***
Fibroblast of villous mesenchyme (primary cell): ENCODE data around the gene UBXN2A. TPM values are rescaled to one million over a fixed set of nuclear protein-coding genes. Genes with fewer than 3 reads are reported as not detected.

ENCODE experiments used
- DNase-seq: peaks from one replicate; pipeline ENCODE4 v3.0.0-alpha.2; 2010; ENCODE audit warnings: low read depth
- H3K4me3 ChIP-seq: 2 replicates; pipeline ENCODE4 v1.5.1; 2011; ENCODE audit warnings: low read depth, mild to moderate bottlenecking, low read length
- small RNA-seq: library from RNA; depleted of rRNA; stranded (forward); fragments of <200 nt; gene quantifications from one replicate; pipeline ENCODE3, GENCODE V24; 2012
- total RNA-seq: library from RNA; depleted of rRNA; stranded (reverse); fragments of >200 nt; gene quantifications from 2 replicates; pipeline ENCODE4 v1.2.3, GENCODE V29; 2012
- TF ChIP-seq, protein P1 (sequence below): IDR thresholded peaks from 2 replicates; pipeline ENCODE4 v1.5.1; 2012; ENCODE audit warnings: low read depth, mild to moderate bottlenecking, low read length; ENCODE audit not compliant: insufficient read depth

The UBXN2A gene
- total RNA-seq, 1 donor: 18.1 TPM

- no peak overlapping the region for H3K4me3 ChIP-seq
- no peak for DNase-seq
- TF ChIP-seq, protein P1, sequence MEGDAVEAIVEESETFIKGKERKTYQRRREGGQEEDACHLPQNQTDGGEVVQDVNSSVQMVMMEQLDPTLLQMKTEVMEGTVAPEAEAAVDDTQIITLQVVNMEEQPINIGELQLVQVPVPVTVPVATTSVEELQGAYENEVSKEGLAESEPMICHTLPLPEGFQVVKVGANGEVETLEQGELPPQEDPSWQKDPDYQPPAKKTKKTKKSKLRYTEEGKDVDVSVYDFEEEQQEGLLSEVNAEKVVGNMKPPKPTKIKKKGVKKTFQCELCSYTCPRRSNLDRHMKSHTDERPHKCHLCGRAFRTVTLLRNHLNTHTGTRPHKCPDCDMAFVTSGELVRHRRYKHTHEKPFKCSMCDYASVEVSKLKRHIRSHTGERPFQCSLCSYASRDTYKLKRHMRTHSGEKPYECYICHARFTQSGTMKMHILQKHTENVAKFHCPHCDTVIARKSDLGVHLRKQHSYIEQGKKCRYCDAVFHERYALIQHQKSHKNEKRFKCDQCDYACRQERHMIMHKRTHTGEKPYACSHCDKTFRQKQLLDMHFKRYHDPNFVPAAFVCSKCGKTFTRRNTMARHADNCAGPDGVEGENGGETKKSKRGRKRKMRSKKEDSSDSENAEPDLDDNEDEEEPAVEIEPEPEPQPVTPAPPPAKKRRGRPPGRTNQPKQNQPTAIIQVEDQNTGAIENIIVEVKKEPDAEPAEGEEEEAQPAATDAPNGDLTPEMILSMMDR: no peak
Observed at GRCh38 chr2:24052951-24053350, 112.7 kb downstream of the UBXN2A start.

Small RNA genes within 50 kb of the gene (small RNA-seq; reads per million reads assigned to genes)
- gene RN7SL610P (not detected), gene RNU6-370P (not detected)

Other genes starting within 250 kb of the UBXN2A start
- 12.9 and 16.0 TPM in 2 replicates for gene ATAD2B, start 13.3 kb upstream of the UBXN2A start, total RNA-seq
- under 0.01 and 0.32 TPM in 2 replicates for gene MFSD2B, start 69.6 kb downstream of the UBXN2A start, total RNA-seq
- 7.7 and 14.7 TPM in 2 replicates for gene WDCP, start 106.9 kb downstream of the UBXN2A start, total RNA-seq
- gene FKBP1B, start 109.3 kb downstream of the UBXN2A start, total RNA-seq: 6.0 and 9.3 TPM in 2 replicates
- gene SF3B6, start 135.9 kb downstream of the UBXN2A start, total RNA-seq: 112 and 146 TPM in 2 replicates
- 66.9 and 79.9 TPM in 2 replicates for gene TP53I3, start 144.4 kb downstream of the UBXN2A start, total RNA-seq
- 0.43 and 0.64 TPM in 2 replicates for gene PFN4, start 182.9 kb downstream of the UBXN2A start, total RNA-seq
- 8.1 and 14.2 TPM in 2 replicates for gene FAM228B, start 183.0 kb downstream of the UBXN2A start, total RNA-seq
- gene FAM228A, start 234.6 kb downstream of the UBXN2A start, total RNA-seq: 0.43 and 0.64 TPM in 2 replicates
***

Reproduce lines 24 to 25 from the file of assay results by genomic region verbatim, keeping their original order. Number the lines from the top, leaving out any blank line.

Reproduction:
- 8.1 and 14.2 TPM in 2 replicates for gene FAM228B, start 183.0 kb downstream of the UBXN2A start, total RNA-seq
- gene FAM228A, start 234.6 kb downstream of the UBXN2A start, total RNA-seq: 0.43 and 0.64 TPM in 2 replicates